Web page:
Basic Python Part II

In part 1, I already introduce all of you with some basic information relate to Python programing. Now I continue to show some basic with Python: Class and Object

Classes & Objects

Definition: Object is a representation of real world objects such as cars, dogs or bicycles. Objects include two main characteristics: data and behavior.

They have the following data: door number, gearbox number and seat. They can also perform actions such as accelerating, stopping, displaying the remaining fuel ...

We define data as attributes and behaviors as methods in object-oriented programming:

Data → Attributes and Behaviors → Methods

A class is a design from which individual objects are created. In the real world, we often find many objects of the same type as cars.

All the same designs and models (and all have a motor, wheels, door, etc).

Each car is built from the same set of designs and has the same components.

Object-oriented programming in Python

Python, as an object-oriented programming language, should have the concepts of Class and Object.

A class is a detailed design, a model for its objects.

A class defines attributes and behaviors (check theoretical section above).

Example a Car class has its own attributes to determine which objects are vehicles. The number of wheels, fuel tanks, capacity and maximum speed are all attributes of a vehicle.

With this in mind, consider the Python syntax for car classes:

class Vehicle:
    pass

We define a Vehicle class by the class name of the class.

Objects are instances of a class. We create an object by placing:

car = Vehicle()
print(car) # <__main__.Vehicle instance at 0x8fb1ae6c4567>

Here car is an object of the Vehicle class.

Remember that our Vehicle class has four attributes: the number of wheels, the capacity, the tank type and the maximum speed

We will set all of these attributes when creating car objects.

Here, we define the class to receive data when it initializes it:

class Vehicle:
    def __init__(self, wheels, tank, seats, maximum_velocity):
        self.wheels = wheels
        self.tank = tank
        self.seats = seats
        self.maximum_velocity = maximum_velocity

We will use the init method and call it the constructor.

So, when we create the Object Object, we can define these attributes.

Imagine that we like Toyota model, and we want to create this type of object.

It has four wheels, powered by electric power, has five seats, and a top speed of 300km/h.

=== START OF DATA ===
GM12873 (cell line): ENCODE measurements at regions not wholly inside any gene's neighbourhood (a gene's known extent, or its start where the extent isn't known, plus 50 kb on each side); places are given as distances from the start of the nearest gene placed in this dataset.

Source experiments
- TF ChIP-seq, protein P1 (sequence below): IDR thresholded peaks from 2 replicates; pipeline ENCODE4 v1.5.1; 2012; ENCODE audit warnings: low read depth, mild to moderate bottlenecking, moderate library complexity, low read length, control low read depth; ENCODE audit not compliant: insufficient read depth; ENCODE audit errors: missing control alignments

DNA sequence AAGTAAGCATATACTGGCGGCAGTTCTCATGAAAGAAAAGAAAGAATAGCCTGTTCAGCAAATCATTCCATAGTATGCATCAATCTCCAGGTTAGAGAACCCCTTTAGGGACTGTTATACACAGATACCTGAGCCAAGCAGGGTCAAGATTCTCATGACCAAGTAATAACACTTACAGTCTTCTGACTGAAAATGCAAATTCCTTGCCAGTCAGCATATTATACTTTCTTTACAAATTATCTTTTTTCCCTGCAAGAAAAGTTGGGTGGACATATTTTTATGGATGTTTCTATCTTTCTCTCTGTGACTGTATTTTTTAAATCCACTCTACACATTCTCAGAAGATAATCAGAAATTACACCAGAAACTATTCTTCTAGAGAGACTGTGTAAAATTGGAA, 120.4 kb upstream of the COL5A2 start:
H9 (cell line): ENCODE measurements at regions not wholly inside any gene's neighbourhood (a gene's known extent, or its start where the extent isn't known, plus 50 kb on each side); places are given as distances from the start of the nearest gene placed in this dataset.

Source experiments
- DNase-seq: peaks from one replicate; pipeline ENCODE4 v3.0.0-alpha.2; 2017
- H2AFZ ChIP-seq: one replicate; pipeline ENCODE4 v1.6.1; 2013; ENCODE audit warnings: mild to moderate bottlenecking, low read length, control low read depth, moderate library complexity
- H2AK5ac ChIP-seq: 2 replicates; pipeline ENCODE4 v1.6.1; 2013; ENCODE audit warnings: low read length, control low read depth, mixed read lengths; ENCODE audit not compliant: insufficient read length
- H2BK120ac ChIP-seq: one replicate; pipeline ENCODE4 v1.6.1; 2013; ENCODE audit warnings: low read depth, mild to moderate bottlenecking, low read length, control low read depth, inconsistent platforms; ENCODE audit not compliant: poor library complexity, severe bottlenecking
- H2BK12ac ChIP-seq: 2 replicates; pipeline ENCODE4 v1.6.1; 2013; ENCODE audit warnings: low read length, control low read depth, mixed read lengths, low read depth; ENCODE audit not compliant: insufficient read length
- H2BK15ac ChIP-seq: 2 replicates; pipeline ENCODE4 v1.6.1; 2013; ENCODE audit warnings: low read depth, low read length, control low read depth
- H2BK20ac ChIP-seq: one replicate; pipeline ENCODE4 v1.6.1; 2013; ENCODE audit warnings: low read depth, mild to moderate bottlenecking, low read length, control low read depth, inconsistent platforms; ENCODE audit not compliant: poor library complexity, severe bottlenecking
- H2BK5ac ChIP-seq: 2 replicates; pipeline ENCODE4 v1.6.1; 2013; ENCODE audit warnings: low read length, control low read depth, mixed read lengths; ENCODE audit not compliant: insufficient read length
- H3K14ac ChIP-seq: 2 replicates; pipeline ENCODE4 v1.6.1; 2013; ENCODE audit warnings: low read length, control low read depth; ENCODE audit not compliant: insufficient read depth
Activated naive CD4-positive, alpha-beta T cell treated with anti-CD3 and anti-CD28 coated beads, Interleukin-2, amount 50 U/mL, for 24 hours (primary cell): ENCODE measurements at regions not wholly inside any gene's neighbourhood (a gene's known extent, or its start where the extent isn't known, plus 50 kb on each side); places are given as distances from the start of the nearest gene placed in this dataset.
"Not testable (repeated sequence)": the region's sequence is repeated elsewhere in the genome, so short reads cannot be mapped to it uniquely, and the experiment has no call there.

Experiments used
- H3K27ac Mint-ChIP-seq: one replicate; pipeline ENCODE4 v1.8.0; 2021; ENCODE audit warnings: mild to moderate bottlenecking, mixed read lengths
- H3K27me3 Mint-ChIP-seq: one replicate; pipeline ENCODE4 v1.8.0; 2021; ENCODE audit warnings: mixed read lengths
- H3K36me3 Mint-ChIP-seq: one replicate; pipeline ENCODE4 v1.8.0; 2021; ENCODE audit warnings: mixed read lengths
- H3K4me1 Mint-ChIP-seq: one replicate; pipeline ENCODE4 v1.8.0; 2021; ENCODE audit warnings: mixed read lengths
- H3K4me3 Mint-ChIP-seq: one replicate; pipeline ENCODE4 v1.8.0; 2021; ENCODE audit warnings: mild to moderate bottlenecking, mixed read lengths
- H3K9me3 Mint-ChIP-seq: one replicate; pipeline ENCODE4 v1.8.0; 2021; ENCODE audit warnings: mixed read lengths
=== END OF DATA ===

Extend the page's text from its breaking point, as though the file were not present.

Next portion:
toyota_model = Vehicle(4, 'electric', 4, 300)

Four wheel + consumption type is electric + four seats + maximum speed is 300km / h.

All properties are set.

But how can we access the values of these attributes?

We send a message to the subject asking about them.

We call it a method. That is the behavior of the object.

class Vehicle:
    def __init__(self, wheels, tank, seats, maximum_velocity):
        self.wheels = wheels
        self.tank = tank
        self.seats = seats
        self.maximum_velocity = maximum_velocity

    def number_of_wheels(self):
        return self.wheels

    def set_number_of_wheels(self, number):
        self.wheels = number

This is the implementation of two methods: numberofwheels and set_number_of_wheels . We will call it getter & setter.

Because the first value receives its attribute value and the second value is the new setting value for the attribute.

In Python, we can do that using @property to define getters and setters . Let's look at it with code:

class Vehicle:
    def __init__(self, wheels, tank, seats, maximum_velocity):
        self.wheels = wheels
        self.tank = tank
        self.seats = seats
        self.maximum_velocity = maximum_velocity

    @property
    def number_of_wheels(self):
        return self.wheels

    @number_of_wheels.setter
    def number_of_wheels(self, number):
        self.wheels = number

And we can use these methods as attributes:

toyota_model = Vehicle(4, 'electric', 5, 250)
print(toyota_model.wheels) # 4
toyota_model.wheels = 2 # setting number of wheels to 2
print(toyota_model.wheels) # 2

This is slightly different from the usual method.

These methods work as attributes.

For example, when we put new wheels, we do not apply two as parameters, but set the value 2 to numberofwheels . This is a way to write the getter and setter code .

But we can also use methods for other things, like the " makenoise " method. Let's check it:

class Vehicle:
    def __init__(self, wheels, tank, seats, maximum_velocity):
        self.wheels = wheels
        self.tank = tank
        self.seats = seats
        self.maximum_velocity = maximum_velocity

    def make_noise(self):
        print('VRUUUUUUUM')

When we call this method, it just returns a String "VRRRRUUUUM."

toyota_model = Vehicle(4, 'electric', 5, 250)
toyota_model.make_noise() # VRUUUUUUUM